There are some 11,000 golf courses in the U.S., and the Japanese obviously are not going to buy them all. Some have built-in safeguards against acquisition—private clubs, for example, in which members have a controlling equity, or state, county and municipal courses. Adverse climatic conditions and lack of tourist appeal rule out others. The pressure points are San Francisco, Los Angeles, San Diego, New York, Washington and Miami—places most Japanese would like to visit and places, unfortunately, that can least afford to lose a single links (well over a million rounds were played last year on Los Angeles' 13 city-owned courses). Two months ago the Peacock Gap Golf Club in Marin County, just north of San Francisco, was sold to Nitto Kogyo Ltd. The Taiheiyo Club, an offshoot of the Heiwa Sogo Bank and sponsor of the $300,000 Taiheiyo Open, is surveying clubs in sections of New Jersey adjacent to New York. The Church of Perfect Liberty is preparing to build major golf complexes just inshore from Malibu in southern California and just outside London, England. Another Japanese firm reportedly is dickering with the owners of La Costa, the elegant spa north of San Diego, and the owners may be confronted by an offer that even Don Corleone could not refuse.
What happened out there while we were all watching Ben and Sam and Arnie and Jack and Lee? What suddenly converted the Japanese from a passive nation of spectator sportsmen preoccupied with sumo, besuboru and memories of Babe Ruth into a lustful mob of club-swinging Satyrs? (The term "fan," or even its stem "fanatic," is too pallid to describe the Japanese attitude toward golf—they lust for gorufu like Burton wanted Taylor, or vice versa.) More important from an American standpoint, how have the Japanese converted this fantastic rage to play into an enormously profitable industry, an alluring speculative venture and—now—an alarmingly exportable commodity? Have they beaten their samurai swords into nine-irons? Has the game become gorufu teikoku-shugi—golf imperialism?
To answer any or all of these questions one must go back to a Sunday late in October of 1957 when a Japanese golfer named Torakichi (Pete) Nakamura holed a two-foot putt on the 18th green of Tokyo's Kasumigaseki Country Club to win the Canada Cup (later renamed the World Cup). Nakamura and his teammate Koichi Ono had a combined score of 557, nine strokes better than the second-place U.S. team of Sam Snead and Jimmy Demaret, and better to much better than the teams from 28 other countries that participated. Nakamura himself finished 14 under par, seven strokes ahead of Snead, South Africa's Gary Player and Wales' Dave Thomas. Although the tournament was amply reported at the time, no Westerner could then have guessed the impact the result would have on the Japanese people. Nakamura's victory demonstrated to millions of Japanese that they could compete successfully, given the opportunity, with the rest of the world in sport, as well as in optics and industry. It also aroused a sudden interest in golf among people who had never played it or expected to be able to. At the time Japan had fewer than 100 courses, and for the most part they were the provinces of foreigners or the very rich. Golf's relationship to the general populace was roughly akin to that of polo to the American people in the 1930s.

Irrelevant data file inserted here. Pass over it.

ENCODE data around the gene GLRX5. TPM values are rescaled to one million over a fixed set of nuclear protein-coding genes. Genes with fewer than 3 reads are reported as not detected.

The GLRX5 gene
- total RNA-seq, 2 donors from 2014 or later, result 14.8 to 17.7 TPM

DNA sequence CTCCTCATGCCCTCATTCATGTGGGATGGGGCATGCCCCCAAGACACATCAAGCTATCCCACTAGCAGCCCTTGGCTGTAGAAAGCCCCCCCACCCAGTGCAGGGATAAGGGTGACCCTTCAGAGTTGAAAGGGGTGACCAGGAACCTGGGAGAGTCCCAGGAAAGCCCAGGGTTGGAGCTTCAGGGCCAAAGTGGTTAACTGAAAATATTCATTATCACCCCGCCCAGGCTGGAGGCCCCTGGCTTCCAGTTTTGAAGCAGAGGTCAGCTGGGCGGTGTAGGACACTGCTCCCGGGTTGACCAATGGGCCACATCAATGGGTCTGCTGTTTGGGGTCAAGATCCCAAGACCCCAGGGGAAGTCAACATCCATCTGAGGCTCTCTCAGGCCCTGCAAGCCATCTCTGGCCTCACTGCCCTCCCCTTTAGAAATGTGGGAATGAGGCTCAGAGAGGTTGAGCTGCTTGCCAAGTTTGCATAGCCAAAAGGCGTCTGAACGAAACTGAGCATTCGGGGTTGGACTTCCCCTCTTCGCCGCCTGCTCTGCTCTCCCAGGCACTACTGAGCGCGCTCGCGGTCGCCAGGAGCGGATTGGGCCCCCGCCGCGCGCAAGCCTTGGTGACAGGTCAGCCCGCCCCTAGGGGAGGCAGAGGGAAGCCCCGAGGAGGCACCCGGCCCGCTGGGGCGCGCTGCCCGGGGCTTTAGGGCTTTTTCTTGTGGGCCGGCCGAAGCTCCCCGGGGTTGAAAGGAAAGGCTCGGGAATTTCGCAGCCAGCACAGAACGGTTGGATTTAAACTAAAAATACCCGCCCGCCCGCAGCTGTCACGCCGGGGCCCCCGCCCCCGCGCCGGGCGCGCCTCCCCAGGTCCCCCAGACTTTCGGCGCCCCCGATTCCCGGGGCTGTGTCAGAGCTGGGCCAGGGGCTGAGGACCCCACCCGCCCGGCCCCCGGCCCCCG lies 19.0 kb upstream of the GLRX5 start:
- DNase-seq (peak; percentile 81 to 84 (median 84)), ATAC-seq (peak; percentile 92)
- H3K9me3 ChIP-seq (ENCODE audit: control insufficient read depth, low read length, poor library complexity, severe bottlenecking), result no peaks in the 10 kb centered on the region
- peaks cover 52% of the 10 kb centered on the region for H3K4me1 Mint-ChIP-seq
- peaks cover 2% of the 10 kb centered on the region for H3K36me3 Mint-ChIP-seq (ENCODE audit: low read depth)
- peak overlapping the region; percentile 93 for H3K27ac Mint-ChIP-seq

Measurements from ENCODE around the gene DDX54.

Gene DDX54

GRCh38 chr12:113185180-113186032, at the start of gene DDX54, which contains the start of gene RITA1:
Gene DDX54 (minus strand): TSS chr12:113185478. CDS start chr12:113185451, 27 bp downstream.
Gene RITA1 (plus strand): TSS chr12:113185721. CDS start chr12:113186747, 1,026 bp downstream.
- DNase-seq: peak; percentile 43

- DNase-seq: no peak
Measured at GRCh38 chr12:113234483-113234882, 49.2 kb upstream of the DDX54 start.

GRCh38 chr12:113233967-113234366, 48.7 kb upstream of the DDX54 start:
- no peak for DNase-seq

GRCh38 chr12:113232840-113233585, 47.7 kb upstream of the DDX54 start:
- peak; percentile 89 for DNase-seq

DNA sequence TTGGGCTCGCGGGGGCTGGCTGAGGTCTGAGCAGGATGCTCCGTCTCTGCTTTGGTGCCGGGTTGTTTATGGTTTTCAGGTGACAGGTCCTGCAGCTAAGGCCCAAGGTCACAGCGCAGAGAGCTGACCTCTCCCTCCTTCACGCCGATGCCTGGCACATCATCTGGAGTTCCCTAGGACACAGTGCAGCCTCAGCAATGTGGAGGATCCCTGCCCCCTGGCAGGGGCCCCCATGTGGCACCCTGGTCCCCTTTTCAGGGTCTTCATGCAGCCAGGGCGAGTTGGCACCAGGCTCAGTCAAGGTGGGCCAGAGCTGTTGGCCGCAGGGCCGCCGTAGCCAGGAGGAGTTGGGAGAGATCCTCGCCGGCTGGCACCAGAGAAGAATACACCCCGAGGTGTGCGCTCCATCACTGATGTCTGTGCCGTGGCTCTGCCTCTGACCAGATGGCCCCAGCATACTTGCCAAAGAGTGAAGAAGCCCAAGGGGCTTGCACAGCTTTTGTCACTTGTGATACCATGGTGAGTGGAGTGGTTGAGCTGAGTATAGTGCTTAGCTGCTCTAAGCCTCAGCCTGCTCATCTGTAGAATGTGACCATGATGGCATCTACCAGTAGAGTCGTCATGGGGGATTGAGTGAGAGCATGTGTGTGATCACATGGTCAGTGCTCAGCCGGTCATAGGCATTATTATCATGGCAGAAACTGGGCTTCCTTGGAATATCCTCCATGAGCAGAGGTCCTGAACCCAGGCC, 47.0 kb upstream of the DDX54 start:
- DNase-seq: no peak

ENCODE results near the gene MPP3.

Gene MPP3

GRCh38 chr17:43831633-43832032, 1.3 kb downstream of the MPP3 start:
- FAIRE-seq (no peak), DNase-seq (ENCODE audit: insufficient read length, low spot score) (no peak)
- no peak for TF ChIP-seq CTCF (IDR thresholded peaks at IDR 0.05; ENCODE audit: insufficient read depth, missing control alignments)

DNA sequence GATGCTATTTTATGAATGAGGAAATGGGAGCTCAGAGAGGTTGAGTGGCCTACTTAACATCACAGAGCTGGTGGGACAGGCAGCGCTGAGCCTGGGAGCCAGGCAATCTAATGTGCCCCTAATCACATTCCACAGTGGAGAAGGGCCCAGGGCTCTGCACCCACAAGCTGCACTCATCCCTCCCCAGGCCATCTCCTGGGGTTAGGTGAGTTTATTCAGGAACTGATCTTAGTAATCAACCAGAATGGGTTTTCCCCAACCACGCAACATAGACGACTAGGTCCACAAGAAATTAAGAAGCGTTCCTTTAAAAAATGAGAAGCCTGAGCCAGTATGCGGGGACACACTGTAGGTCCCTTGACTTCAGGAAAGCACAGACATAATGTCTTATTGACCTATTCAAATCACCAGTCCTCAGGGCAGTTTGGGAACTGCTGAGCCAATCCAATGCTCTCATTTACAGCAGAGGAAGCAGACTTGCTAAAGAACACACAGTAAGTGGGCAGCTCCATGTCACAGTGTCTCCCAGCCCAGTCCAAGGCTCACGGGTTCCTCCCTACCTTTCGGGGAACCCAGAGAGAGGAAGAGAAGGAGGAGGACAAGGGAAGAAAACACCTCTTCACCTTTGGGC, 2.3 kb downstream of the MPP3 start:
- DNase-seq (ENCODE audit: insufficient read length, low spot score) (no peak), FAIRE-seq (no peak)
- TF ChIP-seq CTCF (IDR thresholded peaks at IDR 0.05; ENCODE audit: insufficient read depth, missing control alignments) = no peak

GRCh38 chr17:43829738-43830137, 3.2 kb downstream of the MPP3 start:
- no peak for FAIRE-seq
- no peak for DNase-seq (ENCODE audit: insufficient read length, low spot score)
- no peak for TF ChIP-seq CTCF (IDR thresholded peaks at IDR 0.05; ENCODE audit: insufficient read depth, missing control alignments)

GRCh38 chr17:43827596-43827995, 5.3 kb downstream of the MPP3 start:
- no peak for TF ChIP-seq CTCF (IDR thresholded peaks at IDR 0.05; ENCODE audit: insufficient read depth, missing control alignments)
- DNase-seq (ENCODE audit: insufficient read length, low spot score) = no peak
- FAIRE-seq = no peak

As of this writing, Japan has 747 courses (680 of them membership, 61 privately owned "public" layouts and six publicly owned prefectural or municipal courses). An estimated 220 more are under construction, and 520 are in various stages of projection, planning or membership solicitation. In addition, the country has nearly 5,000 driving ranges (600 in Tokyo itself), many open from dawn until 10 p.m., some of them giant three-deckers that will accommodate 155 swingers at a time and also will provide baby-sitting. There are minicourses in most cities, as well as three-pars crammed into residential districts. In fact, golf has come so far so fast that it has achieved the modern accolade—there is a movement among prefectural governments, justified in a few cases, against gorufu kogai—golf "pollution."
If, in a country with the enormous land vistas of the U.S., these golf concentrations seem surprising, one should remember that Japan has slightly more than 100 million people crowded onto the four main islands of Honshu, Hokkaido, Kyushu and Shikoku, with a combined land area of only 143,000 square miles—4,000 fewer than the state of Montana. Moreover, less than one-fifth of the land is arable ( Japan's misty mountains take up a lot of room), and Japan must import much of its vital foodstuffs. Even 1,500 courses and 5,000 driving ranges are just a drop in the misoshiru (bean soup) for 100 million people. One gets the feeling that there are enough golfers or would-be golfers to fill 5,000 courses. But how many golfers are there, really? Recently the newspaper Asahi—after a careful survey—guessed 10 million. Prime Minister Kakuei Tanaka sneers at that estimate—16 million, says Tanaka.